Blended finance is about harnessing the full capital continuum; developing portfolios that blend traditional debt and equity, concessional, risk-transfer, insurance, and philanthropic capital to deliver economic, social, public health, and other benefits to people and communities.
During Summer 2023, FFR hired Quantified Ventures to support the design, capitalization, and scale of investible solutions that address the most pressing challenges facing BRV communities. Together we are honing in on a combination of financial tools that pull the levers of data, finance, innovation, partnerships, and policy to produce verified environmental and social outcomes. Examples are their Cincinnati Green Jobs model, Department of Defence REPI and Sentinel Landscapes Program, and the Urban Wood Economy.
We’ve supported the MARC EPA grant application and served on the Conservation Finance Working Group. The ReFocus Partners team developed this Financial Tools List.
- Microgrants: So far $2,500 1x and $12,500 2x provided to each of Eastwood Hills, Dunbar, and Noble neighborhood associations. These funds have supported school meals, urban agriculture, revenue generating venues, and basic needs like wifi, printer, security. Each neighborhood self defined what they most needed for use of funds.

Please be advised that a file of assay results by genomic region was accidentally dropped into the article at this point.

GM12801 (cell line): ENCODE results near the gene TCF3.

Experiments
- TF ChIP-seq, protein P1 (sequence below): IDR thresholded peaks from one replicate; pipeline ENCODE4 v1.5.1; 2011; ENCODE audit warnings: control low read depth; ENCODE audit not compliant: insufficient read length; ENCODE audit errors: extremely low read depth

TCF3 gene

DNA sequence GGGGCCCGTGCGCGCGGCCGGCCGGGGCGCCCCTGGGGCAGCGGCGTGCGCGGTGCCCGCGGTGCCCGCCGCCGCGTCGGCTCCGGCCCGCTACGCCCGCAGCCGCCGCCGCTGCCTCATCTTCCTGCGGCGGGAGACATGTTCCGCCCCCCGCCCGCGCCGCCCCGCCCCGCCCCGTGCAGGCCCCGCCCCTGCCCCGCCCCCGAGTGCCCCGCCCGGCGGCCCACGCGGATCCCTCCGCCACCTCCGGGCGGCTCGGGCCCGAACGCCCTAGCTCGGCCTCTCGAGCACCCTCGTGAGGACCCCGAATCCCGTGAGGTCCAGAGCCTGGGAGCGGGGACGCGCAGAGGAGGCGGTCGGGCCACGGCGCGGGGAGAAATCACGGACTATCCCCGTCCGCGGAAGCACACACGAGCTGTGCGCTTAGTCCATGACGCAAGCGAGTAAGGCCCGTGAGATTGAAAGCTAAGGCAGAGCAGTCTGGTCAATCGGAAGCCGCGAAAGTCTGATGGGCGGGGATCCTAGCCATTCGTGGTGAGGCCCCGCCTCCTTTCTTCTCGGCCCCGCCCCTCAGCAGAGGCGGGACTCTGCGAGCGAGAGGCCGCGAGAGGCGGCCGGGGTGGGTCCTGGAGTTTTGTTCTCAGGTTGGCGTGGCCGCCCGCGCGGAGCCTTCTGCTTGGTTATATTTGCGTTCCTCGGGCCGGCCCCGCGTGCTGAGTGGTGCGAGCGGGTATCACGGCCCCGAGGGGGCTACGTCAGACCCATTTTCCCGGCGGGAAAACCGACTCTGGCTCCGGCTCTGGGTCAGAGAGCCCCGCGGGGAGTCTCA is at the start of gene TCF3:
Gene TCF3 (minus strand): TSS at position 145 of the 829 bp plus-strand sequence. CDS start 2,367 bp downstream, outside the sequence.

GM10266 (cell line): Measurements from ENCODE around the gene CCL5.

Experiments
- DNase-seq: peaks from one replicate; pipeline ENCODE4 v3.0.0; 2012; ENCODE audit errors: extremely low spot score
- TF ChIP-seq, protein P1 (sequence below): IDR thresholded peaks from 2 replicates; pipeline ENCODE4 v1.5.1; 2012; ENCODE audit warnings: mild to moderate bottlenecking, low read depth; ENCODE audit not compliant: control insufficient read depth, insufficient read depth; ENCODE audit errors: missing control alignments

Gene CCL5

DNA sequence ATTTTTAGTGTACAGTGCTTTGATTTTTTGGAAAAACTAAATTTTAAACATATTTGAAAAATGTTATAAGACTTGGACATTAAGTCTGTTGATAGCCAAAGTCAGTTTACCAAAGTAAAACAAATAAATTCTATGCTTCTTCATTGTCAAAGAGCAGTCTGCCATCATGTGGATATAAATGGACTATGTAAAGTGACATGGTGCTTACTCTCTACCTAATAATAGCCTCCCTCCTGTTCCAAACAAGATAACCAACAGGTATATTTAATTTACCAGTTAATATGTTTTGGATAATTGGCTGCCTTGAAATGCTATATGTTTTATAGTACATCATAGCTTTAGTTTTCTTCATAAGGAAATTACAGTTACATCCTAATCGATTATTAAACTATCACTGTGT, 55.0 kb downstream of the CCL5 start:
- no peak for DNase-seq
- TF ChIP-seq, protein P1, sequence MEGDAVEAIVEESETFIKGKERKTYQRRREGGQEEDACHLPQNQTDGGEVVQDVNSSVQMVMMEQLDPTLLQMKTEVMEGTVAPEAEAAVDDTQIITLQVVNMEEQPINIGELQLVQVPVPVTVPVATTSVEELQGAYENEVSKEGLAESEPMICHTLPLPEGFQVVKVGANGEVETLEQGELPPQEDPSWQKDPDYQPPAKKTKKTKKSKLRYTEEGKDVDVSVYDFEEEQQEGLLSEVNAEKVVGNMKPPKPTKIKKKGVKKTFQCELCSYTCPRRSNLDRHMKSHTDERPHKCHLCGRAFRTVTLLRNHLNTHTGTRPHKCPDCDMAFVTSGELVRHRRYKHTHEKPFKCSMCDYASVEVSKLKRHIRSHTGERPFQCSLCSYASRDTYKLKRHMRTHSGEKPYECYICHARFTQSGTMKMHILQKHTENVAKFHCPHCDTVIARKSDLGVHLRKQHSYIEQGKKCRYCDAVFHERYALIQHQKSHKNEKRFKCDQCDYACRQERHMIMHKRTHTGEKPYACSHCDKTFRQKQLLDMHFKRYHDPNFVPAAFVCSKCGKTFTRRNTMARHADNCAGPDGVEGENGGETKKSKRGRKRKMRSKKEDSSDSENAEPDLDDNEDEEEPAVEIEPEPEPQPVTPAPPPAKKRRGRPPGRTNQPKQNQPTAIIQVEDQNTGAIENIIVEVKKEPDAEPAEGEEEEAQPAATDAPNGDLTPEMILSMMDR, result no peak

- Impact Investments: FFR introductions for the Kansas City Community Foundation led to Capshift adding impact investing to their client management platform (about $2.8 billion under management) and now actively seeking local projects. We’ve also made introductions between Founders Ajia Morris and Jeff Mendelsohn that resulted in the creation of Local Code KC (https://www.localcode.co/) who acquired a 80k sq ft school in Oak Park neighborhood. We’ve included Hardesty in our BRV footprint and have been following Jonathan Arnold’s development here which has raised half of the $200 million site development requirements.
Here are some examples of Quantified Ventures work:
Outdoor Recreation Catalyzes Rural Economic Growth
Problem: Rural communities are facing tough financial times and searching for new ideas to breathe life into their local economy. Natural assets (e.g., forests, rivers, lakes, parks) can be developed into recreation destinations to diversify the economy, but this requires up-front investments in people, plans, and partnerships that most rural communities are not resourced to make.